Before I begin, I must admit to being partisan. I’m a
fan of the Beeb, always have been. I trust and value the news reportage. I enjoy the dramas and panel shows. I even have faith in the documentaries, in spite of recent faux pas. Yes, ok, I would like to wave bye-bye to Strictly..., Eastenders and most of the modern sitcoms (Citizen Kahn? Honestly!), but I appreciate that my views are not shared by all, so fine; I like the BBC.
There we have it, my partisanship on show for all to see. For all
that, I am fully prepared to admit that there have been a number of monumental cock-ups of late, and that the BBC should have to take the flack for these goes without saying. What galls me is this continuing national obsession with the removal of jobs.
As a writer, I am my own manager and if I miss a deadline for a
client I expect to not be paid... Being a money-grabbing freelancer, I make sure that this never happens! However, should I make an error, I would not expect to have to go and find some other form of work. In the case of the current BBC ‘crisis’, as in the case of oh-so-many political scandals, I see little point in
slaughtering the sacrificial lamb for a misdemeanour that they are best suited to remedy... And before the harangue begins, I realise that ‘misdemeanour’is trivialising a very serious matter, but the point remains.
The BBC Director General is nudged into jumping, then the head of news, Helen Boaden, and her deputy, Steve Mitchell, ‘step aside’, leaving junior members of the corporation to pick up the pieces. When a person’s position is undermined so completely that their role becomes untenable, such as the case of Andrew ‘PC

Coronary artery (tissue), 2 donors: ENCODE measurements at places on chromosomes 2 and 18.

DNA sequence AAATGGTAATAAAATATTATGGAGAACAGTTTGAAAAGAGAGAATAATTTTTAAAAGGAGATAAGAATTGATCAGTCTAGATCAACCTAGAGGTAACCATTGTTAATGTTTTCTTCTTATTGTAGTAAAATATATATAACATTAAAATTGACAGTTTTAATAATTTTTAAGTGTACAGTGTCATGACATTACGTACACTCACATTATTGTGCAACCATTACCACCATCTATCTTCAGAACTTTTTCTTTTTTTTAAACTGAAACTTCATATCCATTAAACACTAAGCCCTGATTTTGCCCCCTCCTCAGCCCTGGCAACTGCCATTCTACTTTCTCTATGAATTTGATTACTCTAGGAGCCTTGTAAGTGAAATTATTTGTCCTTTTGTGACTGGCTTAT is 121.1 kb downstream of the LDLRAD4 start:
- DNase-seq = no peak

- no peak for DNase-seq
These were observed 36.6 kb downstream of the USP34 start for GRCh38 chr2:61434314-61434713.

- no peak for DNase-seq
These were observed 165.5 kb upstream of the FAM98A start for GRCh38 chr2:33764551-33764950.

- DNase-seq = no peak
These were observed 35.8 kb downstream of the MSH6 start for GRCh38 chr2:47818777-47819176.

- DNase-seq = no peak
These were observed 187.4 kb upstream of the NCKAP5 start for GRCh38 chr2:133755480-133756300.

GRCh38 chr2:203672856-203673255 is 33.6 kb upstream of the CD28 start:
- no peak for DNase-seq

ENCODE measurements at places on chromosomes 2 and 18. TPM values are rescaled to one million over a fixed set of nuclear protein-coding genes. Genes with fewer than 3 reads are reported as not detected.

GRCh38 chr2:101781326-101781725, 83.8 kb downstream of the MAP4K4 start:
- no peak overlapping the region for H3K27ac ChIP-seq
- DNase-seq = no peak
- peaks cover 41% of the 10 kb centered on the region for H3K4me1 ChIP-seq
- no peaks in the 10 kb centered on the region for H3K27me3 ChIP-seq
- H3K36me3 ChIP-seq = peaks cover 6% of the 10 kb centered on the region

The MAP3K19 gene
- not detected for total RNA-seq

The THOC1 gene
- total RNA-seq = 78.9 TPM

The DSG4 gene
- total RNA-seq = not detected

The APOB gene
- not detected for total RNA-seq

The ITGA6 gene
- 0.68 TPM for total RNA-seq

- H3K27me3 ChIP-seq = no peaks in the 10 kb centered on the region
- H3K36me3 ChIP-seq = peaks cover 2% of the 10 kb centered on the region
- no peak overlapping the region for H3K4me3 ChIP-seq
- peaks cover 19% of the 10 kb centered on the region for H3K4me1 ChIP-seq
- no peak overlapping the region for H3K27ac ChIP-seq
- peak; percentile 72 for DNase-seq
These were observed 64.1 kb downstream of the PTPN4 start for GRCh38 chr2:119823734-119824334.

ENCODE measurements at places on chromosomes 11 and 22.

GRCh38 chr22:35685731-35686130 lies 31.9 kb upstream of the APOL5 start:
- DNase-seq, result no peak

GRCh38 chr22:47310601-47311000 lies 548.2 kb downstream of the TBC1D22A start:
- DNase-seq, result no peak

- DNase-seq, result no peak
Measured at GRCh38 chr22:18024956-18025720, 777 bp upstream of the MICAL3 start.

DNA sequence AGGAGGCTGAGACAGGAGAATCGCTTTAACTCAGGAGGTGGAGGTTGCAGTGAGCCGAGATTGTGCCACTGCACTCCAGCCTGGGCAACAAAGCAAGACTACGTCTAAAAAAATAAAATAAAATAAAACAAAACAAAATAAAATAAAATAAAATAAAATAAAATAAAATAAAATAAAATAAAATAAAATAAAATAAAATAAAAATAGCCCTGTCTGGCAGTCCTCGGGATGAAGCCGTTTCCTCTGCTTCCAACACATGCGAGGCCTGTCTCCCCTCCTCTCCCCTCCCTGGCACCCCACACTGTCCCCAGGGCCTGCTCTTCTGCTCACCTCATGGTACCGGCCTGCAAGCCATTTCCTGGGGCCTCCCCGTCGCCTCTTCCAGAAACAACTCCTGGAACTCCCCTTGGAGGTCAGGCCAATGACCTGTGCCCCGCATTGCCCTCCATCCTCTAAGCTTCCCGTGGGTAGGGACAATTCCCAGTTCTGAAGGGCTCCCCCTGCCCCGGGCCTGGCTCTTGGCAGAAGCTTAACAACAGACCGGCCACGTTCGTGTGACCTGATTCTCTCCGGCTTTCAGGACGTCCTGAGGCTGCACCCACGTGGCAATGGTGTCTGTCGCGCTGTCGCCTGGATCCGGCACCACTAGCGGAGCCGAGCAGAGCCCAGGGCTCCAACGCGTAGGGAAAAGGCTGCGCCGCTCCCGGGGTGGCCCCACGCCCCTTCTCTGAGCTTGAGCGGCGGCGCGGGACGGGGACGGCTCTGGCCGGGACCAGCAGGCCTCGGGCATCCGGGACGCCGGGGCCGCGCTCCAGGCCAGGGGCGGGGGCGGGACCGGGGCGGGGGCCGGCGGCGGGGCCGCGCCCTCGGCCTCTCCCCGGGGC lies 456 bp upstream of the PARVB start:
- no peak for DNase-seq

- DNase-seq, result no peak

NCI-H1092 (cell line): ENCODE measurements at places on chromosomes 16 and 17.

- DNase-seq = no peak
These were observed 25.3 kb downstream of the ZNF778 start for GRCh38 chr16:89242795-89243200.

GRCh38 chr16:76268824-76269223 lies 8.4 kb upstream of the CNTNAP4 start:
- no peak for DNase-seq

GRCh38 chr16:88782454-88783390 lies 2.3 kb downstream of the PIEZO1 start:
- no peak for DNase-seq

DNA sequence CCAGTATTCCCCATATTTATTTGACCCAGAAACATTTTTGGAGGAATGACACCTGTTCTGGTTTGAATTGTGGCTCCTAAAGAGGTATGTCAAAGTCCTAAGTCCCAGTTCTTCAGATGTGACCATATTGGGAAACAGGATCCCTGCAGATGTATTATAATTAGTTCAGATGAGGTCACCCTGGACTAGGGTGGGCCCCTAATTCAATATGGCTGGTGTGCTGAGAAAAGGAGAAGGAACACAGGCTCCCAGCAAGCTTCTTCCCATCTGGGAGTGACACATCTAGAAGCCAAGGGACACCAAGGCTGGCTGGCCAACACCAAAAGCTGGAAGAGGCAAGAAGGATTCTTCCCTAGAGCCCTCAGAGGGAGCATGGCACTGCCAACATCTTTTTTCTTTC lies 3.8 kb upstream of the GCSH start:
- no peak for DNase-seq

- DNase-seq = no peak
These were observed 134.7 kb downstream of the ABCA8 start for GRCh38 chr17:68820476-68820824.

Pleb’ Mitchell, then of course they have to go, and I think that few of us mourn their passing. However, in a sensible world, it surely would be logical for the experienced lamb to help resolve the outstanding issues before making their way towards the abattoir? Or, at the very least, to delay their journey to the great green retirement village in the sky, until a suitable replacement has been found.
When a person makes a mistake, they should deal with the consequences. However, one mistake, regardless of size, does not nullify years of experience and I would rather see problems thoughtfully and carefully resolved by a person who knows what they are doing, rather than rushed through by people struggling under the additional pressure of a new job that has hastily been dropped on their shoulders while the pertinent points are lost in the fray.
As Sue Perkins so succinctly Tweeted; ‘Well done attack dogs, you have your man. And when your braying stops we might be able to hear the REAL issues being discussed...’
Up to this point, we have seen three people lose their livelihoods (albeit just for a temporary period for two of them) while the victims at the heart of the story – those who were abused as children – have been more or less ignored. The moral? Let people who know how, do their jobs while everyone else focuses on the issues that matter.